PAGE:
Exhibit Captures Stills from Haunting Fairy Tales

Enter a world of nightmares and dreamscapes in an Asburk Park gallery.

Exhibit No. 9 in Asbury Park hosts “The Way North,” an otherworldly fine art exhibit by Norwegian photographer Ole Marius Jørgensen. Inspired by the likes of Alfred Hitchcock, Jørgensen’s imaginative work captures the strange, chilling world of traditional Scandinavian folklore.

The surreal images were shot on location in the vast, unknowable wilderness of northern Norway, from ancient forests to foreboding seaside cliffs. Jørgensen describes his photographs as “stills from a movie,” with a calculated balance of natural light, dramatic settings, and extraordinary costumes by designer Mikkel Brand Bugge. “Combine all of that plus a really good camera,” Jørgensen says, who uses a full-frame Swedish Hasselblad.

“I try to do everything on set and as little as possible on the computer; I think that just takes away the magic,” says Jørgensen. “I like to go into the forest and wait for the right weather and time the image when the light is just right.” Jørgensen shoots during the “golden hour,” or just before sunrise and sunset, to give his photographs texture. “People tell me, ‘All your images look like paintings,’ and it’s from capturing that light.”

"The Devil" by Ole Marius Jørgensen

“The Devil” by Ole Marius Jørgensen

Legends vary by region in Norway, but almost all describe the Devil as a well-dressed human-like figure with a long nose and crooked chin who lives on a farm. “He likes to play cards,” says Jørgensen, and gambles with locals who want to make a deal with the Devil. The shot was captured on a rural farm in Norway, with the model (a friend of Jørgensen’s) standing on a box to make him look taller.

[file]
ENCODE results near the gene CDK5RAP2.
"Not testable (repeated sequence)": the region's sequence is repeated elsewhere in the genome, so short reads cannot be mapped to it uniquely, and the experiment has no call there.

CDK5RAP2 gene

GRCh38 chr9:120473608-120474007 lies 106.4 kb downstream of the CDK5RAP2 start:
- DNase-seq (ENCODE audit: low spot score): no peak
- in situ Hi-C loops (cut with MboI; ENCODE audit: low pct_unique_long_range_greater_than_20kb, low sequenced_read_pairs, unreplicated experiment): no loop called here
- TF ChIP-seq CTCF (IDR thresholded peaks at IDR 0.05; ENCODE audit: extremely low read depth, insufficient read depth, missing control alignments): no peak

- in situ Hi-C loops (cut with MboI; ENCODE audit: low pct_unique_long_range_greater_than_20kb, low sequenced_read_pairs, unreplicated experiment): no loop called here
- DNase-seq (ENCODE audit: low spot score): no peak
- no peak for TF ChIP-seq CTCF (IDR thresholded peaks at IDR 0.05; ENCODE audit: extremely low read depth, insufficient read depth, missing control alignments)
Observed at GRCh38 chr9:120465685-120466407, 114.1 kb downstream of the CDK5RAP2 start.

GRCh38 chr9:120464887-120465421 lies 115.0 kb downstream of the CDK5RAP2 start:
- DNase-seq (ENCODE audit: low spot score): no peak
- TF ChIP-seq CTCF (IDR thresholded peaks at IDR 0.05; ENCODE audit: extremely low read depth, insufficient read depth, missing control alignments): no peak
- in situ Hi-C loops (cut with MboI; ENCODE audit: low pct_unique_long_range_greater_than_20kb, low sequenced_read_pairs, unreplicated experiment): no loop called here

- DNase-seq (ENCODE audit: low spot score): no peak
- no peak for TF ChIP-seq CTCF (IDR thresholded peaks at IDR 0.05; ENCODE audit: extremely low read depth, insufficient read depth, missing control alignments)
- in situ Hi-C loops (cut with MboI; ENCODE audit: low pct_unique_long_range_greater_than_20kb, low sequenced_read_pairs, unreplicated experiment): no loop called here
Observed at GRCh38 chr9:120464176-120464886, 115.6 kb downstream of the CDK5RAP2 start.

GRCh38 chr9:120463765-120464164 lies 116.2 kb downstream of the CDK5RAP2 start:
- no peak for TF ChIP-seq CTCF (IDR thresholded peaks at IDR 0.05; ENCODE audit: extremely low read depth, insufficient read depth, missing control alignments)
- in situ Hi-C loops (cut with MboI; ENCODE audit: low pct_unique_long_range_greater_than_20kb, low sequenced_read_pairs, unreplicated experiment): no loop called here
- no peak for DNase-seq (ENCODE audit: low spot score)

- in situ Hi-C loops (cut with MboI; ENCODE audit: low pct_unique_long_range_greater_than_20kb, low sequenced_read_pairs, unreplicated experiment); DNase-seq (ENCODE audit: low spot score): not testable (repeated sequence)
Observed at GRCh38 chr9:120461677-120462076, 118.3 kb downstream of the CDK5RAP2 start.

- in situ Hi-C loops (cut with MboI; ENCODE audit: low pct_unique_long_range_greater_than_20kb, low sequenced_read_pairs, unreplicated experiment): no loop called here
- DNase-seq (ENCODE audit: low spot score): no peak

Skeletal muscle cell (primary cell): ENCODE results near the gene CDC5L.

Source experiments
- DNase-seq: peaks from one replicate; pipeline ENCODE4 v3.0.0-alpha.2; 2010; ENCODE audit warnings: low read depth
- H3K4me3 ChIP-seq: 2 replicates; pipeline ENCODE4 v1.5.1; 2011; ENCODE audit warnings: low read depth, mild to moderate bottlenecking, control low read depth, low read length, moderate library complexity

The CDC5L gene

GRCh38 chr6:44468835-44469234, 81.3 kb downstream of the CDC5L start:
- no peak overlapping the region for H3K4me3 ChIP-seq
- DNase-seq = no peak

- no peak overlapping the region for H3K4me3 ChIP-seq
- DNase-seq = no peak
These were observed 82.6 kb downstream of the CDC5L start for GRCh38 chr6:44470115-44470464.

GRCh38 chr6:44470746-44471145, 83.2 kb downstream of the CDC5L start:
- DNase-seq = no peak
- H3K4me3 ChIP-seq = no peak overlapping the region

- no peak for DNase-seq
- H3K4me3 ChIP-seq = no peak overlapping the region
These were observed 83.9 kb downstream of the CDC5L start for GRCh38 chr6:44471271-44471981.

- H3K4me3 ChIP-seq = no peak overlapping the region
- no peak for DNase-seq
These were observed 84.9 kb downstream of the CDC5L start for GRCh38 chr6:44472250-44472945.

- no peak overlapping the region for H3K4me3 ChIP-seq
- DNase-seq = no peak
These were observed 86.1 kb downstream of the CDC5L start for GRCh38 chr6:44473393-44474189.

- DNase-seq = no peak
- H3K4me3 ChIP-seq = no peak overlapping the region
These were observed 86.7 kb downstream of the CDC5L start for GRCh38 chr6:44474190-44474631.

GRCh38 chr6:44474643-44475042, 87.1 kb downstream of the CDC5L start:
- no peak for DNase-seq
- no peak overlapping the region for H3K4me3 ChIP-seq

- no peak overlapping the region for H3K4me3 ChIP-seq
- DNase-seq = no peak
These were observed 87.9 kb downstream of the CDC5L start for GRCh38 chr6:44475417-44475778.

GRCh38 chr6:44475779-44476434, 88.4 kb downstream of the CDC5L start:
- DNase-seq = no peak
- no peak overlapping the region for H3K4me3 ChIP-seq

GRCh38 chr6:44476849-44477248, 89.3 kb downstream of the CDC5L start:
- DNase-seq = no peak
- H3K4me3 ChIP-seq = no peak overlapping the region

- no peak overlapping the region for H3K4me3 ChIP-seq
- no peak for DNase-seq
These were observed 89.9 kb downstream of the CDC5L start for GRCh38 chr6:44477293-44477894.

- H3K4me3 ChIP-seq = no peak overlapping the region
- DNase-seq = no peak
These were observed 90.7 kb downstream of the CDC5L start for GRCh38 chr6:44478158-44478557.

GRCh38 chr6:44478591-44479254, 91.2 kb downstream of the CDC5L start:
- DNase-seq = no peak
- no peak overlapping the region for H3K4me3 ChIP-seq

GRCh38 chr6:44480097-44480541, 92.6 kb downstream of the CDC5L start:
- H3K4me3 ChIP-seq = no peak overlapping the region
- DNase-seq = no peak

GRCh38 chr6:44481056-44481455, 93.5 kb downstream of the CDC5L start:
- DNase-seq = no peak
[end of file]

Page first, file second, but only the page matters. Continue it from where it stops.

Perhaps the best known figure of Norwegian folklore is the Fossegrim, a creature that’s neither good nor evil who lives under waterfalls.

"The Fossegrim" by Ole Marius Jørgensen

“The Fossegrim” by Ole Marius Jørgensen

Known for his exceptional skill with the violin (or fiddle), Fossegrim’s enchanting song blends sounds of nature and running water. It is said aspiring musicians may approach the water spirit and ask for a lesson, but they must offer a gift in return—notably meat.

“If you give him a big piece of ham, he will teach you how to play the violin,” says Jørgensen. For the shoot, the creative duo assembled an instrument from items found in nature. “It was a nightmare because the rocks were very slippery, and we couldn’t hear each other over the water.”

"The Bark Man" by Ole Marius Jørgensen

“The Bark Man” by Ole Marius Jørgensen

Some creatures, like “The Bark Man,” are inventions of the imagination. “Mikkel had this idea because he found an old oak tree with lots of fallen bark, so we kind of made-up this character. It was a 20-minute hike into the woods with a smoke machine, and it was a bit of a nightmare with all the mosquitoes,” says Jørgensen. “It was very special for me, sweating and cursing in the forest, instead of sitting in my room and making the image on a computer.”

The wild-looking model is actually Jørgensen’s uncle, who recently retired and was willing to help create his nephew’s vision.

"The Merman" by Ole Marius Jørgensen

“The Merman” by Ole Marius Jørgensen

Jørgensen’s uncle also appears in “The Merman,” a long shot portrait of a weathered figure looking out at the Arctic waters of the Norwegian Sea.

“I tricked him for this shoot,” laughs Jørgensen. “It was the middle of winter and freezing, and when we arrived at the location it was a bit of a surprise. I said, ‘Now get undressed and put on this fishing net.'”

The Way North” runs through June 13.

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